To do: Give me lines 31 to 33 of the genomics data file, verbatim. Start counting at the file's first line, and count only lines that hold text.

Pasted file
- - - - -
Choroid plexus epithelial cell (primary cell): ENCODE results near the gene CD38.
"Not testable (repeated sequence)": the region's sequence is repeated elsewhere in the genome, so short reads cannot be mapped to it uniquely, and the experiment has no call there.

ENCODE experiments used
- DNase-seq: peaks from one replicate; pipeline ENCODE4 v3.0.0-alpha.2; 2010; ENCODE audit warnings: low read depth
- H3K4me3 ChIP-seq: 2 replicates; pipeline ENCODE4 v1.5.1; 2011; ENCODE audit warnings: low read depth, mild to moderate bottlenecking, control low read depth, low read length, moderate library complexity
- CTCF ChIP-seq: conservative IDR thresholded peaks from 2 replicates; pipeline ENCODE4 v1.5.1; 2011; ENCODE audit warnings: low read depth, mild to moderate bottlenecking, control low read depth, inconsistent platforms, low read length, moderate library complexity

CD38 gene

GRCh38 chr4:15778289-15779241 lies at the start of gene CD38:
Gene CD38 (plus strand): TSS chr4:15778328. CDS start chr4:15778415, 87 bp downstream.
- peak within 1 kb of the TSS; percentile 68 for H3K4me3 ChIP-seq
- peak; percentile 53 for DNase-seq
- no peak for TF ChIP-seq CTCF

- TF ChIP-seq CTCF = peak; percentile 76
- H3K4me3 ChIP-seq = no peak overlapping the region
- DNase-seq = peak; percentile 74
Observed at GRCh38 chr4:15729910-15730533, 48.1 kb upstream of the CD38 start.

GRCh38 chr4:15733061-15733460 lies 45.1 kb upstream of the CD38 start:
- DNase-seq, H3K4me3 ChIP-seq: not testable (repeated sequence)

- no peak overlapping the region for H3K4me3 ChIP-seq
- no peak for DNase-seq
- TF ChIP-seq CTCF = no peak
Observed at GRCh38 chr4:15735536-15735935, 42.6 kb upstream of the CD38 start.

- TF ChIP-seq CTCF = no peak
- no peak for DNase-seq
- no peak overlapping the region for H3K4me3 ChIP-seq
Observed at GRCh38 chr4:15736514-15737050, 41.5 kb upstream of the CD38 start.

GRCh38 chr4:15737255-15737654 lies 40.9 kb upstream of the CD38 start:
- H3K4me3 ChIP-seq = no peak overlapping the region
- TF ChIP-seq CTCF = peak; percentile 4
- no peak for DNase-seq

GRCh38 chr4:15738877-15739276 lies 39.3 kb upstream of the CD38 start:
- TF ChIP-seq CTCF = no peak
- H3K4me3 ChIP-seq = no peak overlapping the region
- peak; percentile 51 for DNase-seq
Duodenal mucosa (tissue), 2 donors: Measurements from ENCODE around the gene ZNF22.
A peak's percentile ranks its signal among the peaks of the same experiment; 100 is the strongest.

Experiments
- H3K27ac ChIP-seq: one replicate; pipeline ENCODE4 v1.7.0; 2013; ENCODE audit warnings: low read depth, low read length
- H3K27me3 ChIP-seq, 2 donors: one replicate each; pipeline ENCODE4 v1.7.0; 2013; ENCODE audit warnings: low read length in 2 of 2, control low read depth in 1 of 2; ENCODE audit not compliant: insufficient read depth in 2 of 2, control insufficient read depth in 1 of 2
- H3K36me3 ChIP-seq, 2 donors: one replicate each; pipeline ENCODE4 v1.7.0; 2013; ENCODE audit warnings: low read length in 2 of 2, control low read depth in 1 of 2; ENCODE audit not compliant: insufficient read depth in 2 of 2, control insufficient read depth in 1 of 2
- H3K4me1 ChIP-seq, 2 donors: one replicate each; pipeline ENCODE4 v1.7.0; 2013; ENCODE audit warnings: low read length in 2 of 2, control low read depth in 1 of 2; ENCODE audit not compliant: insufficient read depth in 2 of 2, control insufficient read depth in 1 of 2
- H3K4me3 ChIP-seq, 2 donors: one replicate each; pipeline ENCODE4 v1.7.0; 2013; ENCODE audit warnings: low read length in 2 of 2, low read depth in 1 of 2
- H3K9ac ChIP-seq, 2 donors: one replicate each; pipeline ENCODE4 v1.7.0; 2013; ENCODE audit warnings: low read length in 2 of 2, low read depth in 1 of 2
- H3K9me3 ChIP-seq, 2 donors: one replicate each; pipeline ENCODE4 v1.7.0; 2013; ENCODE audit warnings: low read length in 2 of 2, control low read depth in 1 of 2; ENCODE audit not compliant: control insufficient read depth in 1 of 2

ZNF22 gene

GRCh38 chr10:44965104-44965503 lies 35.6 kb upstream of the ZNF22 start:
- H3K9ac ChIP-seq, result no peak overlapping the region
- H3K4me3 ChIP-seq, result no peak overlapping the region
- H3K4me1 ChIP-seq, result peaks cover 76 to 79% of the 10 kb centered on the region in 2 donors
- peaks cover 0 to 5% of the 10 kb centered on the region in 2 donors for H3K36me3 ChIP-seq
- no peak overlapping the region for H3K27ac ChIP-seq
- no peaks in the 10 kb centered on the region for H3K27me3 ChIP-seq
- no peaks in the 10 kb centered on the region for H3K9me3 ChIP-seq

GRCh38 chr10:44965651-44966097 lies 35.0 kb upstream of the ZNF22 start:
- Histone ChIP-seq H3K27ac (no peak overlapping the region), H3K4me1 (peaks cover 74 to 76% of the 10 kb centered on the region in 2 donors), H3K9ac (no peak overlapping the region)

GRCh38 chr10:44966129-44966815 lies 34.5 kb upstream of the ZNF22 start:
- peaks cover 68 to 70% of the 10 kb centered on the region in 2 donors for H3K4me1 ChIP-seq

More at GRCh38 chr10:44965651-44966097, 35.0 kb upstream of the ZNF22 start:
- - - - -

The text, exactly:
GRCh38 chr4:15738877-15739276 lies 39.3 kb upstream of the CD38 start:
- TF ChIP-seq CTCF = no peak
- H3K4me3 ChIP-seq = no peak overlapping the region